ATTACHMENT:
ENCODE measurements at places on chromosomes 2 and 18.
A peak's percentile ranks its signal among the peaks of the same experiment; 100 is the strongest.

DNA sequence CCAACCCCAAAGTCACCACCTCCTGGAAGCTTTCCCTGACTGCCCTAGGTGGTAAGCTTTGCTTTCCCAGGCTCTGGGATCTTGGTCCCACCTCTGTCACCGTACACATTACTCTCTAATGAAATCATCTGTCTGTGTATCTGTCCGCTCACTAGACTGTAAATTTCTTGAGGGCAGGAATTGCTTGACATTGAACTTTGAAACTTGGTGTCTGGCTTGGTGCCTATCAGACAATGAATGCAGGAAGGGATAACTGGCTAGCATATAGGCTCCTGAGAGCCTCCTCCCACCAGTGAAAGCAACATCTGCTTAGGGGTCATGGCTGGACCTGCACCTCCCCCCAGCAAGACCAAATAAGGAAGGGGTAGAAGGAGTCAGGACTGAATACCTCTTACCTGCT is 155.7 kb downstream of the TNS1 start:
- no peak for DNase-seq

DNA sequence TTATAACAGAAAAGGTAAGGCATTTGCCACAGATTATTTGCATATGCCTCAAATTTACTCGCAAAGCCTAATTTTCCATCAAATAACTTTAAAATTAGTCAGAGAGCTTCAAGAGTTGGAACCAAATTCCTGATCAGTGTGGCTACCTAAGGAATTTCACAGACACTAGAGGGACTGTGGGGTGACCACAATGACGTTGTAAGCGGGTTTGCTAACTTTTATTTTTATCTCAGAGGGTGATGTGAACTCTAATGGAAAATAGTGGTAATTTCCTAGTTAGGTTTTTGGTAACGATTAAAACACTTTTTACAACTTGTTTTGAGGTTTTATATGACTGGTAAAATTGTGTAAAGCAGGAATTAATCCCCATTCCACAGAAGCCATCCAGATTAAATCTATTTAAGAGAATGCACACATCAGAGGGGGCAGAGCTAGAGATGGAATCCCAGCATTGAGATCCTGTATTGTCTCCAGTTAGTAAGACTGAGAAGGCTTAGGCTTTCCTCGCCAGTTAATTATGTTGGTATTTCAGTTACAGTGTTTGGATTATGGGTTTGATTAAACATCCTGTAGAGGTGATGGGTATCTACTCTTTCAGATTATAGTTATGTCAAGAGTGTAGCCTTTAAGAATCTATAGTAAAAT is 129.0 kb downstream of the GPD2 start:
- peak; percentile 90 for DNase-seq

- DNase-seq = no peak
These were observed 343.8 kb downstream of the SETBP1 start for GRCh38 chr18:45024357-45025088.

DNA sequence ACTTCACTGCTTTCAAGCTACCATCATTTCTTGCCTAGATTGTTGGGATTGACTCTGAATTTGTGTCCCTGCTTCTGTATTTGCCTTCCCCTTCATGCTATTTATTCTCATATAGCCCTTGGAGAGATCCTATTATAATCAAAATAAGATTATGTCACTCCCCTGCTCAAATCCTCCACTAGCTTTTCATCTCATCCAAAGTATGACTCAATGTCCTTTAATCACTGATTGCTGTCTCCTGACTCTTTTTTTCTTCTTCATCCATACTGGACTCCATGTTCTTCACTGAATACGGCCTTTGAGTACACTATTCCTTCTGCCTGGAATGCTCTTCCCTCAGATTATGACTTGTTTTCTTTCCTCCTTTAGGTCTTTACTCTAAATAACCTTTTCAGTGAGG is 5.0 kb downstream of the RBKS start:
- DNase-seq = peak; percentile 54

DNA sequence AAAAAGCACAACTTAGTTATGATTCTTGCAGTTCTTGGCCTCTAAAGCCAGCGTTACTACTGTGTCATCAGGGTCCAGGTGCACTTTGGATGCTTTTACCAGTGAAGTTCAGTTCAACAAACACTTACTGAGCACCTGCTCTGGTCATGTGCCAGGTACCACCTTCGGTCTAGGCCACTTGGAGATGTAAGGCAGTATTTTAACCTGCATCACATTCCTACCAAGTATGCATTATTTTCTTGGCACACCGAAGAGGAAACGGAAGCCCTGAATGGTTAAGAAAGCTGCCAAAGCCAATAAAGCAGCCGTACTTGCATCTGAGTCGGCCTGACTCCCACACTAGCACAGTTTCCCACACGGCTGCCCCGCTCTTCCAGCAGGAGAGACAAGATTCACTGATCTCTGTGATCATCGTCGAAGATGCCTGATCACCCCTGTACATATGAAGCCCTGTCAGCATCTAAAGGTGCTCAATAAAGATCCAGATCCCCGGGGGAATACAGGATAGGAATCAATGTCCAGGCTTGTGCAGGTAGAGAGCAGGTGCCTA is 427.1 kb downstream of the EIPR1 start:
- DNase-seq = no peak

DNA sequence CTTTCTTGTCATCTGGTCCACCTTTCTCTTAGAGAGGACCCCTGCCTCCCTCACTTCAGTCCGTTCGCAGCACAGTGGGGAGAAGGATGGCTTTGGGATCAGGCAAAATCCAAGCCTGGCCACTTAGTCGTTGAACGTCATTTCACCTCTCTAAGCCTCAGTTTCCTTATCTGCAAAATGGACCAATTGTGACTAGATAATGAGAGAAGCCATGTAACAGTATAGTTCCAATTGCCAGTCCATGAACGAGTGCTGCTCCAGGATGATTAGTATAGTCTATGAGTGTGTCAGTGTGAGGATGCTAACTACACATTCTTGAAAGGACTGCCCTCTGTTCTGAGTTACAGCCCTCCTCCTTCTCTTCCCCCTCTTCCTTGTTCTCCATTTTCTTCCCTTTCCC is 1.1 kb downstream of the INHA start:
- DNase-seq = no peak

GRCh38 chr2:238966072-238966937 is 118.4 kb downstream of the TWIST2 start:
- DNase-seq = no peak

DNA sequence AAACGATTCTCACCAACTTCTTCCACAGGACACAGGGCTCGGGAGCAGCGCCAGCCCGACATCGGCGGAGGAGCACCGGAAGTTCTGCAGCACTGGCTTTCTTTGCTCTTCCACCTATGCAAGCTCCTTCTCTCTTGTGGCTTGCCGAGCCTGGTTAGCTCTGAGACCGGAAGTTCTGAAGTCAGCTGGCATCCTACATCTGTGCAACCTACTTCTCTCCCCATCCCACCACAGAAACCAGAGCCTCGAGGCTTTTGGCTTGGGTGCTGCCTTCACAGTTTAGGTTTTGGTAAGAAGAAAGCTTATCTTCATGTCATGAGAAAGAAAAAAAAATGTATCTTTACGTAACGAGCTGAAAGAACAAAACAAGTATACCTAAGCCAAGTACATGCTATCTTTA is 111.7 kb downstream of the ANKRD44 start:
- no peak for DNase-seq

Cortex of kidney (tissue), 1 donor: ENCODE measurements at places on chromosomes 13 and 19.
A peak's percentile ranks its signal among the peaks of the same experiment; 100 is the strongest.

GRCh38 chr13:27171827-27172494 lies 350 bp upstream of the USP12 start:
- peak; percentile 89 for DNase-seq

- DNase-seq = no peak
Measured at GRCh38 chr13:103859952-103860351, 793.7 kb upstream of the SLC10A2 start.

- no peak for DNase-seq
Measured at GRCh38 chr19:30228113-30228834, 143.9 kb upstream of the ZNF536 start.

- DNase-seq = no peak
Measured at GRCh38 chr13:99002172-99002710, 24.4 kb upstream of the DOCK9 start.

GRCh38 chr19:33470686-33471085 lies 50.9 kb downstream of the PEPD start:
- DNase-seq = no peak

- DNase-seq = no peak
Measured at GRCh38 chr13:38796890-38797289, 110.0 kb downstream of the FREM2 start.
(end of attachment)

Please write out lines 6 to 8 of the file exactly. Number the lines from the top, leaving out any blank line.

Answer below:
- peak; percentile 90 for DNase-seq

- DNase-seq = no peak
These were observed 343.8 kb downstream of the SETBP1 start for GRCh38 chr18:45024357-45025088.